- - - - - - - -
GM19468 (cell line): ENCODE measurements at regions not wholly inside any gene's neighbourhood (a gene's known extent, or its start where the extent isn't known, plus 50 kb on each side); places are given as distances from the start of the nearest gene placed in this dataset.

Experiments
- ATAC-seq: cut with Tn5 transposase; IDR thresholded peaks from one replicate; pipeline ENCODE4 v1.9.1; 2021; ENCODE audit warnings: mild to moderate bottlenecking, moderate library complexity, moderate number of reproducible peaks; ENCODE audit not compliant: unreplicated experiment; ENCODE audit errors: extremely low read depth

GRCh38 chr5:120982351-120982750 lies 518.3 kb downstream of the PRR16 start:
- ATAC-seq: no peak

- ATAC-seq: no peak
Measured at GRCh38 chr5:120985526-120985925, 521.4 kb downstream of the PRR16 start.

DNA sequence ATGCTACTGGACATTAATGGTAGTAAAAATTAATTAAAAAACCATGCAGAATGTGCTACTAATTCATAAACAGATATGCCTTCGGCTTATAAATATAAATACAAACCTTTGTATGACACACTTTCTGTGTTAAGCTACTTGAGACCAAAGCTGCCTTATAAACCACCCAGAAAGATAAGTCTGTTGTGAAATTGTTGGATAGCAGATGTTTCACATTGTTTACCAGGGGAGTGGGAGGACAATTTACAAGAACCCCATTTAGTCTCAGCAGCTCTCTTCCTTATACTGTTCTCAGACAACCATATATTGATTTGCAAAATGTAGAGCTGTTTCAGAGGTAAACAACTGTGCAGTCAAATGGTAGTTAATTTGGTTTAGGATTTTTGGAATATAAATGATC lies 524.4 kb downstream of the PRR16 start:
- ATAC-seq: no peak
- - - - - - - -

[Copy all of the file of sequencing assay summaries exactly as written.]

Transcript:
GM19468 (cell line): ENCODE measurements at regions not wholly inside any gene's neighbourhood (a gene's known extent, or its start where the extent isn't known, plus 50 kb on each side); places are given as distances from the start of the nearest gene placed in this dataset.

Experiments
- ATAC-seq: cut with Tn5 transposase; IDR thresholded peaks from one replicate; pipeline ENCODE4 v1.9.1; 2021; ENCODE audit warnings: mild to moderate bottlenecking, moderate library complexity, moderate number of reproducible peaks; ENCODE audit not compliant: unreplicated experiment; ENCODE audit errors: extremely low read depth

GRCh38 chr5:120982351-120982750 lies 518.3 kb downstream of the PRR16 start:
- ATAC-seq: no peak

- ATAC-seq: no peak
Measured at GRCh38 chr5:120985526-120985925, 521.4 kb downstream of the PRR16 start.

DNA sequence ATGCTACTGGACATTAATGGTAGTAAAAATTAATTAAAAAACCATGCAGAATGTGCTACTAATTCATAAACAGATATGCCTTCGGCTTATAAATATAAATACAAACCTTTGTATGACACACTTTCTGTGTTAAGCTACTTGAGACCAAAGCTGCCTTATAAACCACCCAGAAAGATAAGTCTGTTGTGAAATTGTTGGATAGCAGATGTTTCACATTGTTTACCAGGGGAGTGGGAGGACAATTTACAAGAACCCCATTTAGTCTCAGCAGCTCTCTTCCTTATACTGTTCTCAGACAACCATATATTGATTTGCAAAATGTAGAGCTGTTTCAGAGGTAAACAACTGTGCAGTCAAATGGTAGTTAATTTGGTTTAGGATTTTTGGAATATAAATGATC lies 524.4 kb downstream of the PRR16 start:
- ATAC-seq: no peak